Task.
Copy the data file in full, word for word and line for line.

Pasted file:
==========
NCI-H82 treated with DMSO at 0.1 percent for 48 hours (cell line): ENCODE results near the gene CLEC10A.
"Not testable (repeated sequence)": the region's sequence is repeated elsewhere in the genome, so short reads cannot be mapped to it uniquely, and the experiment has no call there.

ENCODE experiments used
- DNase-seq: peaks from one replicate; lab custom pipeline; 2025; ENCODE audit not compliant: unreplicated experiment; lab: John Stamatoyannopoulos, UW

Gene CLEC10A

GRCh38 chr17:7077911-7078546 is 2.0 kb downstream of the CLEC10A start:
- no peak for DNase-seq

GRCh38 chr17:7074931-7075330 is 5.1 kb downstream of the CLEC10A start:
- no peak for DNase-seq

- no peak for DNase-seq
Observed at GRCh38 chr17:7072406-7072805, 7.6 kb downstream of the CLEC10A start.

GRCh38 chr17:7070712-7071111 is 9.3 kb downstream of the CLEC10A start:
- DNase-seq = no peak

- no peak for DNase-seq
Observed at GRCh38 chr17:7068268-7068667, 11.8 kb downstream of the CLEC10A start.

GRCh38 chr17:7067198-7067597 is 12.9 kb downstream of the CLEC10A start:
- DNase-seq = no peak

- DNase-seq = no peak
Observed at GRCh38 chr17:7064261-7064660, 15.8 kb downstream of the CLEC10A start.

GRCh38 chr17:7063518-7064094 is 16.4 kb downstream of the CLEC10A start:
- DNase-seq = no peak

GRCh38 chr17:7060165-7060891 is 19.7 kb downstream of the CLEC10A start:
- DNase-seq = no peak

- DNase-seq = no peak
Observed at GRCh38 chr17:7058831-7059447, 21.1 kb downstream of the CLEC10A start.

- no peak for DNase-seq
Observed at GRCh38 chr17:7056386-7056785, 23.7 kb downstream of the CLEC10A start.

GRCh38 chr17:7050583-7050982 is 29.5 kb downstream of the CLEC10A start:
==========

NCI-H82 treated with DMSO at 0.1 percent for 48 hours (cell line): ENCODE results near the gene CLEC10A.
"Not testable (repeated sequence)": the region's sequence is repeated elsewhere in the genome, so short reads cannot be mapped to it uniquely, and the experiment has no call there.

ENCODE experiments used
- DNase-seq: peaks from one replicate; lab custom pipeline; 2025; ENCODE audit not compliant: unreplicated experiment; lab: John Stamatoyannopoulos, UW

Gene CLEC10A

GRCh38 chr17:7077911-7078546 is 2.0 kb downstream of the CLEC10A start:
- no peak for DNase-seq

GRCh38 chr17:7074931-7075330 is 5.1 kb downstream of the CLEC10A start:
- no peak for DNase-seq

- no peak for DNase-seq
Observed at GRCh38 chr17:7072406-7072805, 7.6 kb downstream of the CLEC10A start.

GRCh38 chr17:7070712-7071111 is 9.3 kb downstream of the CLEC10A start:
- DNase-seq = no peak

- no peak for DNase-seq
Observed at GRCh38 chr17:7068268-7068667, 11.8 kb downstream of the CLEC10A start.

GRCh38 chr17:7067198-7067597 is 12.9 kb downstream of the CLEC10A start:
- DNase-seq = no peak

- DNase-seq = no peak
Observed at GRCh38 chr17:7064261-7064660, 15.8 kb downstream of the CLEC10A start.

GRCh38 chr17:7063518-7064094 is 16.4 kb downstream of the CLEC10A start:
- DNase-seq = no peak

GRCh38 chr17:7060165-7060891 is 19.7 kb downstream of the CLEC10A start:
- DNase-seq = no peak

- DNase-seq = no peak
Observed at GRCh38 chr17:7058831-7059447, 21.1 kb downstream of the CLEC10A start.

- no peak for DNase-seq
Observed at GRCh38 chr17:7056386-7056785, 23.7 kb downstream of the CLEC10A start.

GRCh38 chr17:7050583-7050982 is 29.5 kb downstream of the CLEC10A start: